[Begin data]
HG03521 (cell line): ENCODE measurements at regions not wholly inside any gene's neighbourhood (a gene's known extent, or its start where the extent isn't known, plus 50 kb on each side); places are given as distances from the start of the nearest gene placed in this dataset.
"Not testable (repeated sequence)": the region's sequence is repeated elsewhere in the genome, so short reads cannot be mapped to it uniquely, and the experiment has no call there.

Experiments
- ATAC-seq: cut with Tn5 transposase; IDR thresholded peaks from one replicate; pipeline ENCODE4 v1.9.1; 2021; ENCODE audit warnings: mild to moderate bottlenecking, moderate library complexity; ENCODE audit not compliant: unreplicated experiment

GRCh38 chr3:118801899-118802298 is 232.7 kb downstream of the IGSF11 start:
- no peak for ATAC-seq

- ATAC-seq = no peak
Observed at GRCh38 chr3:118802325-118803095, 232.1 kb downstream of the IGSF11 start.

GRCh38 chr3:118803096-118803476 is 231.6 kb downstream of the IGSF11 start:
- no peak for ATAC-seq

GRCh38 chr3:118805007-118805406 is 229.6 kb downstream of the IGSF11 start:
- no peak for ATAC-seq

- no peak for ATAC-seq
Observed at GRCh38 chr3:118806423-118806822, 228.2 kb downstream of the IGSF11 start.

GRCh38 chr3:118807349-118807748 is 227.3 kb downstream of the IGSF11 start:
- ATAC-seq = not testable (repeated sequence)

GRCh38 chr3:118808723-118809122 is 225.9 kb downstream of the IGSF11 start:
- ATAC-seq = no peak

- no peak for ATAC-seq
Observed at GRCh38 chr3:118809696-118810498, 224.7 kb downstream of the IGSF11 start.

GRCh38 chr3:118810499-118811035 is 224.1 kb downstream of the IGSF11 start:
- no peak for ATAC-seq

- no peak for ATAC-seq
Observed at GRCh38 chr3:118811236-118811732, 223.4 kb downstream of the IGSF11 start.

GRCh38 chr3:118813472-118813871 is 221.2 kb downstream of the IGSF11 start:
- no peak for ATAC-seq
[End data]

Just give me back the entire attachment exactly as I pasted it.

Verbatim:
HG03521 (cell line): ENCODE measurements at regions not wholly inside any gene's neighbourhood (a gene's known extent, or its start where the extent isn't known, plus 50 kb on each side); places are given as distances from the start of the nearest gene placed in this dataset.
"Not testable (repeated sequence)": the region's sequence is repeated elsewhere in the genome, so short reads cannot be mapped to it uniquely, and the experiment has no call there.

Experiments
- ATAC-seq: cut with Tn5 transposase; IDR thresholded peaks from one replicate; pipeline ENCODE4 v1.9.1; 2021; ENCODE audit warnings: mild to moderate bottlenecking, moderate library complexity; ENCODE audit not compliant: unreplicated experiment

GRCh38 chr3:118801899-118802298 is 232.7 kb downstream of the IGSF11 start:
- no peak for ATAC-seq

- ATAC-seq = no peak
Observed at GRCh38 chr3:118802325-118803095, 232.1 kb downstream of the IGSF11 start.

GRCh38 chr3:118803096-118803476 is 231.6 kb downstream of the IGSF11 start:
- no peak for ATAC-seq

GRCh38 chr3:118805007-118805406 is 229.6 kb downstream of the IGSF11 start:
- no peak for ATAC-seq

- no peak for ATAC-seq
Observed at GRCh38 chr3:118806423-118806822, 228.2 kb downstream of the IGSF11 start.

GRCh38 chr3:118807349-118807748 is 227.3 kb downstream of the IGSF11 start:
- ATAC-seq = not testable (repeated sequence)

GRCh38 chr3:118808723-118809122 is 225.9 kb downstream of the IGSF11 start:
- ATAC-seq = no peak

- no peak for ATAC-seq
Observed at GRCh38 chr3:118809696-118810498, 224.7 kb downstream of the IGSF11 start.

GRCh38 chr3:118810499-118811035 is 224.1 kb downstream of the IGSF11 start:
- no peak for ATAC-seq

- no peak for ATAC-seq
Observed at GRCh38 chr3:118811236-118811732, 223.4 kb downstream of the IGSF11 start.

GRCh38 chr3:118813472-118813871 is 221.2 kb downstream of the IGSF11 start:
- no peak for ATAC-seq